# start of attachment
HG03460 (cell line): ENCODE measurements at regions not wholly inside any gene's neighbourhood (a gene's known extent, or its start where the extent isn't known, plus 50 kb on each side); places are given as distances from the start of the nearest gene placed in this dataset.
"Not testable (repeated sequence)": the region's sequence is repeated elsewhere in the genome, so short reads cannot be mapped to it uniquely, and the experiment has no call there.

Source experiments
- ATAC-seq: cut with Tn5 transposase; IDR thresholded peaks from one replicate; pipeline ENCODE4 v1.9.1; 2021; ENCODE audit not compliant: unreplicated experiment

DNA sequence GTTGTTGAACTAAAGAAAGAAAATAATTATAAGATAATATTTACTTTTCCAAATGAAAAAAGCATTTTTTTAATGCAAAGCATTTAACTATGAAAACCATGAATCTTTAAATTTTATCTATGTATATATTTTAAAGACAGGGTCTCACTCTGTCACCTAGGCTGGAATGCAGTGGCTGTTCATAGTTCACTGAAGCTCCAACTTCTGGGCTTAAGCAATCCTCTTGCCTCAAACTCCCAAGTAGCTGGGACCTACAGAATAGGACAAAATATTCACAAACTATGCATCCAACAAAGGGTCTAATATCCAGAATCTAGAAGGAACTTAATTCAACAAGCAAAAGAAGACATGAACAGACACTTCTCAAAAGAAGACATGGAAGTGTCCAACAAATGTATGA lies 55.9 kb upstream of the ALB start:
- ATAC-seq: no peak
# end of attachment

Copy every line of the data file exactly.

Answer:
HG03460 (cell line): ENCODE measurements at regions not wholly inside any gene's neighbourhood (a gene's known extent, or its start where the extent isn't known, plus 50 kb on each side); places are given as distances from the start of the nearest gene placed in this dataset.
"Not testable (repeated sequence)": the region's sequence is repeated elsewhere in the genome, so short reads cannot be mapped to it uniquely, and the experiment has no call there.

Source experiments
- ATAC-seq: cut with Tn5 transposase; IDR thresholded peaks from one replicate; pipeline ENCODE4 v1.9.1; 2021; ENCODE audit not compliant: unreplicated experiment

DNA sequence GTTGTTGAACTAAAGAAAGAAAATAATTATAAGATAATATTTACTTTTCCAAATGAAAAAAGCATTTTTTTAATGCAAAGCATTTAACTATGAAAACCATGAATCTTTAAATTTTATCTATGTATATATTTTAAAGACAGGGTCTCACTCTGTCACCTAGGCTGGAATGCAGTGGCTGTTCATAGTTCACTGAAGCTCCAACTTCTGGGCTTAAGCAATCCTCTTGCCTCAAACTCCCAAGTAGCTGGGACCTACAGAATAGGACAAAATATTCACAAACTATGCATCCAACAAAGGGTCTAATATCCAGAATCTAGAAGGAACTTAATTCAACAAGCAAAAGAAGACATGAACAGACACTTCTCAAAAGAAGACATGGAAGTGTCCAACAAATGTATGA lies 55.9 kb upstream of the ALB start:
- ATAC-seq: no peak